A lot of people are looking for jobs these days. And they're doing more than looking through classified ads in the paper and searching online. Rather, they're paying employment agencies to help them in the job search. Recently, the Minnesota attorney general sued one these agencies, claiming that it violated consumer fraud and deceptive trade practice laws. The lawsuit should serve as a warning that you need to be careful when choosing to an employment agency.
According to Lori Swanson, the Minnesota Attorney General, the Arthur Group, Inc. (the "Group"), and its owner and chief executive officer, Barry Trimble, charged unemployed people in Minnesota up to $4,500 for assistance in finding a job and then did little or nothing at all to actually help them.
The lawsuit claims that the Group and Trimble did many things that were fraudulent and deceptive, such as:
- Luring job seekers to come to its office for a job "interview" by posting an online ad for a lucrative job, and when someone showed up for the interview, he'd be told that the position had been filled and was no longer available
- Not giving some job seekers a single job interview or employment lead, even after they had paid for the Group's services
- Misrepresenting the Group's success rate for placing its client's in jobs and how quickly the Group could find someone a job
- Misleading some job seekers into believing that the employers the Group found for them would pay back the fees the job seekers had paid to the Group
- Promising some job seekers exclusive access to hundreds of employers and jobs that weren't publicly advertised, but failing to produce any actual interviews or job leads
- Not providing the resume-writing services that some job seekers had paid for
The lawsuit wants the Group and Trimble to give back the money taken from the job seekers (called restitution), an injunction barring the Group and Trimble from doing the same thing in the future, and other money damages.
Consumer Fraud and Deceptive Business Practices
Generally, consumer fraud and deceptive business practices laws protect the public from being tricked or duped by businesses. For example, these laws make it illegal for a business to misrepresent or lie about its ability to do something or the quality of its goods or services. In a nutshell, a business can't take your money without delivering the goods or services that it claimed to have when you bought it.
That's what the Minnesota attorney general claims the Arthur Group and Trimble did. They bilked thousands of dollars from job seekers without delivering on their promise to help them find jobs.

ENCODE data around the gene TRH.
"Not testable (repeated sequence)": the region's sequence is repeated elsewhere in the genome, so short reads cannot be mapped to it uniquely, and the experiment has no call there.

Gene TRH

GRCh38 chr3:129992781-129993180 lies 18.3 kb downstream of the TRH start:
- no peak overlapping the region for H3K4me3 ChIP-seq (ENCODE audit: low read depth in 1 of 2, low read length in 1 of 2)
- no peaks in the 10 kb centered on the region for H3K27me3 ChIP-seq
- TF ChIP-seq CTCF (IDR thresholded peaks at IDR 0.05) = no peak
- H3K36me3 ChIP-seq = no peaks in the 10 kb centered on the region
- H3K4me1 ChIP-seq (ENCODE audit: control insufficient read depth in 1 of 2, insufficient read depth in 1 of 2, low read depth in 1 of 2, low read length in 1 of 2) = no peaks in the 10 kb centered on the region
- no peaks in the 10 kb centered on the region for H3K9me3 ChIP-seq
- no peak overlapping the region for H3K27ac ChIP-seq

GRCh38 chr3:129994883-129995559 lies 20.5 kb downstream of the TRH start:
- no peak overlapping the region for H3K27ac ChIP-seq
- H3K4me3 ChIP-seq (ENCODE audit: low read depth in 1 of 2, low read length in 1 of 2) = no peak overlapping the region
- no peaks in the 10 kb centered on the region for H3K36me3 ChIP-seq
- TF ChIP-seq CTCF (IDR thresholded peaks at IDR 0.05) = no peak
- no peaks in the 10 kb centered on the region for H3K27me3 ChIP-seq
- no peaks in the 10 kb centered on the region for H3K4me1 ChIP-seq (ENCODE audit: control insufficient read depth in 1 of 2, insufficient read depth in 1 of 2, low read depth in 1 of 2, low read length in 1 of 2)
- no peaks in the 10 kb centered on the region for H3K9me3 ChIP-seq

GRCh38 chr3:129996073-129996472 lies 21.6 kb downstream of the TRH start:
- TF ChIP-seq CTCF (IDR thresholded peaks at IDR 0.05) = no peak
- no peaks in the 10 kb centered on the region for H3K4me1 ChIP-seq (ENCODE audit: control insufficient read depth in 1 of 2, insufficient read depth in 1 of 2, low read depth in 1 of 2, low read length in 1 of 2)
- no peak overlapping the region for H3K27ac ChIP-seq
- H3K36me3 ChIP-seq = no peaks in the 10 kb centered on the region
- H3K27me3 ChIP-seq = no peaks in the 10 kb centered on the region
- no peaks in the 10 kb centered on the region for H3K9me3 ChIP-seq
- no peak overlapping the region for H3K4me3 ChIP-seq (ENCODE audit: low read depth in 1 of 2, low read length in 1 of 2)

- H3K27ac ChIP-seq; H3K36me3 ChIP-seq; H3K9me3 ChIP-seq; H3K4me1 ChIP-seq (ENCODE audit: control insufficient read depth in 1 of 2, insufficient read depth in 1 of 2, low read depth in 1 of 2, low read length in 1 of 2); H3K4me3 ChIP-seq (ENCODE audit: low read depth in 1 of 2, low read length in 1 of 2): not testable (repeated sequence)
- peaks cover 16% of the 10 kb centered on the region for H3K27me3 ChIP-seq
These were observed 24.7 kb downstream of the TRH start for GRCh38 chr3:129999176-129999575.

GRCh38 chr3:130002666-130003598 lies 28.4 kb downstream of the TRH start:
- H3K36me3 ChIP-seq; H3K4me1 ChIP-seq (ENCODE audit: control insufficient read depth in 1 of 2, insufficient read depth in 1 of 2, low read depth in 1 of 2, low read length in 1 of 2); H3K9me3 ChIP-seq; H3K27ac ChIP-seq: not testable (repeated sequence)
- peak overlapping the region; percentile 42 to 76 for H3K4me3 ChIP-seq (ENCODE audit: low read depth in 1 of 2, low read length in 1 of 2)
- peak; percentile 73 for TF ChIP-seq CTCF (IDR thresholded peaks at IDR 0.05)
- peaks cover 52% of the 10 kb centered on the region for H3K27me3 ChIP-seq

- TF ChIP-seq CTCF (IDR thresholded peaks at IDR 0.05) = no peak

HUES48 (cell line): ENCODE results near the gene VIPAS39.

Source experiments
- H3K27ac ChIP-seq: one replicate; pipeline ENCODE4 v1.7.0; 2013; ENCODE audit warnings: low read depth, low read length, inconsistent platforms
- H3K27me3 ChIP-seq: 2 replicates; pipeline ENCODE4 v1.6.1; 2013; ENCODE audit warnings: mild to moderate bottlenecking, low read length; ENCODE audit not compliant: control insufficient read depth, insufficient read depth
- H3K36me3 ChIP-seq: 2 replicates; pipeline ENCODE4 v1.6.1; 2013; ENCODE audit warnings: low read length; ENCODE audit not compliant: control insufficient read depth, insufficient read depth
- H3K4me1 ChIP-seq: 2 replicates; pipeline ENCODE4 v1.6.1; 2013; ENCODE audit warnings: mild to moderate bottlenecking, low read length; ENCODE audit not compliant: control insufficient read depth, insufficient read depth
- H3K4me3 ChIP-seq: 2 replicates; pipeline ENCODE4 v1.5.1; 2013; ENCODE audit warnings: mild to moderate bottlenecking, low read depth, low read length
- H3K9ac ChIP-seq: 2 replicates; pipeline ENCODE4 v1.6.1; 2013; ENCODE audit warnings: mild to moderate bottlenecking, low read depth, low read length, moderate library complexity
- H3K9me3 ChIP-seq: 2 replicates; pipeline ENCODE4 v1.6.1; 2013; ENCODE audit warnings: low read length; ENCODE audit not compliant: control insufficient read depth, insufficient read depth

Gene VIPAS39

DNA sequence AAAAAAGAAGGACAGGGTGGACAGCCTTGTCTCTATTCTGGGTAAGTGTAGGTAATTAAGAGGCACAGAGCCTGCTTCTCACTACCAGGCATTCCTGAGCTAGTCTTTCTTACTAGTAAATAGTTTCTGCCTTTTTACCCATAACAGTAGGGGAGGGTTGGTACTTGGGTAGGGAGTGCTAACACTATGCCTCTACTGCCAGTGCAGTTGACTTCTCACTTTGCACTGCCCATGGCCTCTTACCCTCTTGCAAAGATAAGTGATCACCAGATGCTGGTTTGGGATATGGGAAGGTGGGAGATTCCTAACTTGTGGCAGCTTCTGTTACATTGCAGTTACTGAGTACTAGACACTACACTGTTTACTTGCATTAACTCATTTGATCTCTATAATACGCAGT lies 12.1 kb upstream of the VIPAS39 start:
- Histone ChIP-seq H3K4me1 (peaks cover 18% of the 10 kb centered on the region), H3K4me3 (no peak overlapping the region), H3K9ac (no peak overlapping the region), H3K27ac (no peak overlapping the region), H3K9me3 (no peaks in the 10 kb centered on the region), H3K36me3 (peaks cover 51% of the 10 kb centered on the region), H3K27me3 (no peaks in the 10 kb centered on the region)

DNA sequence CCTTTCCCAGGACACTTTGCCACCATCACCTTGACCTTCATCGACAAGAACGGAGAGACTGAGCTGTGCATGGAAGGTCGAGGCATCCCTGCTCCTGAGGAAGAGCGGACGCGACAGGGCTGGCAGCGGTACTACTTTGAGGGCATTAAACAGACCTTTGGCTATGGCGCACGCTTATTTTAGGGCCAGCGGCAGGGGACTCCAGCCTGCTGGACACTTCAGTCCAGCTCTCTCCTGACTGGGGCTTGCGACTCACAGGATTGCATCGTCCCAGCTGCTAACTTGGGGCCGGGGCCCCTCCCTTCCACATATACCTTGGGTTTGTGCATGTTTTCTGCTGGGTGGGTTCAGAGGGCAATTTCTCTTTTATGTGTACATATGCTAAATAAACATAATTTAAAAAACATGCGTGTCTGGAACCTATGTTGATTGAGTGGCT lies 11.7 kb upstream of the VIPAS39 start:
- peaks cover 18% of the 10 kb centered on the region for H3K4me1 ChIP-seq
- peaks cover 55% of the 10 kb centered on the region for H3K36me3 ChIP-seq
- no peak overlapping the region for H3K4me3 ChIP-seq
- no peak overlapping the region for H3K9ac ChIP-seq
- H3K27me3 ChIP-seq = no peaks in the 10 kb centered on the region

Every state has laws on consumer fraud and unfair or deceptive trade practices to protect the general public from unscrupulous business tactics. As you can see in the case against the Arthur Group, the attorney general in your state enforces these consumer protection laws. Also, many states have consumer protection agencies to help consumers who've been victimized.
There are federal laws, too. The Federal Trade Commission (FTC) is the nation's consumer protection agency. The FTC's Bureau of Consumer Protection enforces many of the federal consumer protection laws.
The old adages, "Buyer beware!" and "If it sounds too good be to true, it probably is," apply here. Before you invest your money in an employment agency, you should make sure the agency is reputable:
- Find out how long its been in business. You may be able to find this information by searching the secretary of state's business records in your state, or with your state's department of labor and industry
- Ask the agency for references from employers and hiring mangers that have used the agency to fill positions. And ask for references from job seekers that agency has placed in jobs. Contact these references for their opinions of the agency. Be suspicious if the agency is reluctant to give out references or gives you only a few
- Ask very specific questions about what services the agency will provide for the fees you're paying. Be suspicious if the agency offers you access to jobs that the general public doesn't know about, or "guarantees" that it will find you a job within a certain amount of time
If you think your rights as a consumer have been violated, you should contact your attorney general's office and consumer protection immediately. Minnesota's attorney general got involved in the Arthur Group case after receiving dozens of call and complaints from job seekers who were bilked. Today, the Arthur Group's Web site and its job postings are no longer online, the Group and Trimble can't cheat anyone else. But that doesn't mean there aren't other shady "employment agencies" out there looking to take your money. Be cautious, and if you see something suspicious, help yourself and your fellow job seekers by reporting it.
Questions for Your Attorney
- I and at least 10 other people I know think that an employment agency is scamming us. Can we all hire you to sue the agency to get our money back, or do we have to file a complaint with the attorney general?
- Do employment agencies have to have a license or employees with specialized training and education, or can just anyone open a business to help people find jobs?
- Can an employment agency "blackball" me, that is, intentionally refuse to send me on job interviews with certain companies because of some bad references from past employers?